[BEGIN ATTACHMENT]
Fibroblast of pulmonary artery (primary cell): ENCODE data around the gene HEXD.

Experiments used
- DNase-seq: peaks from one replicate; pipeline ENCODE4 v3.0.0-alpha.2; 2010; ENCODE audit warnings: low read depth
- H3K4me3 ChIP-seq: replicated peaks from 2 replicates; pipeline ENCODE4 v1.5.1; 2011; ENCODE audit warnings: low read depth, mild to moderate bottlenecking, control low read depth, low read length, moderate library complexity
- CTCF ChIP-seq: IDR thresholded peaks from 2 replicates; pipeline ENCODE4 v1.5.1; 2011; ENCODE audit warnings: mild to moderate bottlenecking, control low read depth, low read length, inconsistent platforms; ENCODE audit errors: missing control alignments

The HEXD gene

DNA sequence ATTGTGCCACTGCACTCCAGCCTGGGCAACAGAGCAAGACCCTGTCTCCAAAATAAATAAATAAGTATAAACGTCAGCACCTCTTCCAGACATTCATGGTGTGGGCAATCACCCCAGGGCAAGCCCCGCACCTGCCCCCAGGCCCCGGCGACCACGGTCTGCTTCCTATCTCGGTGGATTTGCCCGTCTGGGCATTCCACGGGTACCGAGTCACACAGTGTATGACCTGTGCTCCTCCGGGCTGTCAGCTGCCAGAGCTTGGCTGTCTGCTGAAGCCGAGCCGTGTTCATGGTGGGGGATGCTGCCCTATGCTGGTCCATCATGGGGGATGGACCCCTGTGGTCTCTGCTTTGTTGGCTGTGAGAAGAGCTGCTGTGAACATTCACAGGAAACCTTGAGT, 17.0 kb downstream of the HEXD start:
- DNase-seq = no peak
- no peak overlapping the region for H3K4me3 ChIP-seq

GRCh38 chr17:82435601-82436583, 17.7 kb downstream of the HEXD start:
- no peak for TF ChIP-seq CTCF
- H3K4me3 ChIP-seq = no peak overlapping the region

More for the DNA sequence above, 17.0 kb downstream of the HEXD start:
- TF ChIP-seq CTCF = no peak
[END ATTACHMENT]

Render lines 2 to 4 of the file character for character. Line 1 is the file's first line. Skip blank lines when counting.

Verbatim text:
Experiments used
- DNase-seq: peaks from one replicate; pipeline ENCODE4 v3.0.0-alpha.2; 2010; ENCODE audit warnings: low read depth
- H3K4me3 ChIP-seq: replicated peaks from 2 replicates; pipeline ENCODE4 v1.5.1; 2011; ENCODE audit warnings: low read depth, mild to moderate bottlenecking, control low read depth, low read length, moderate library complexity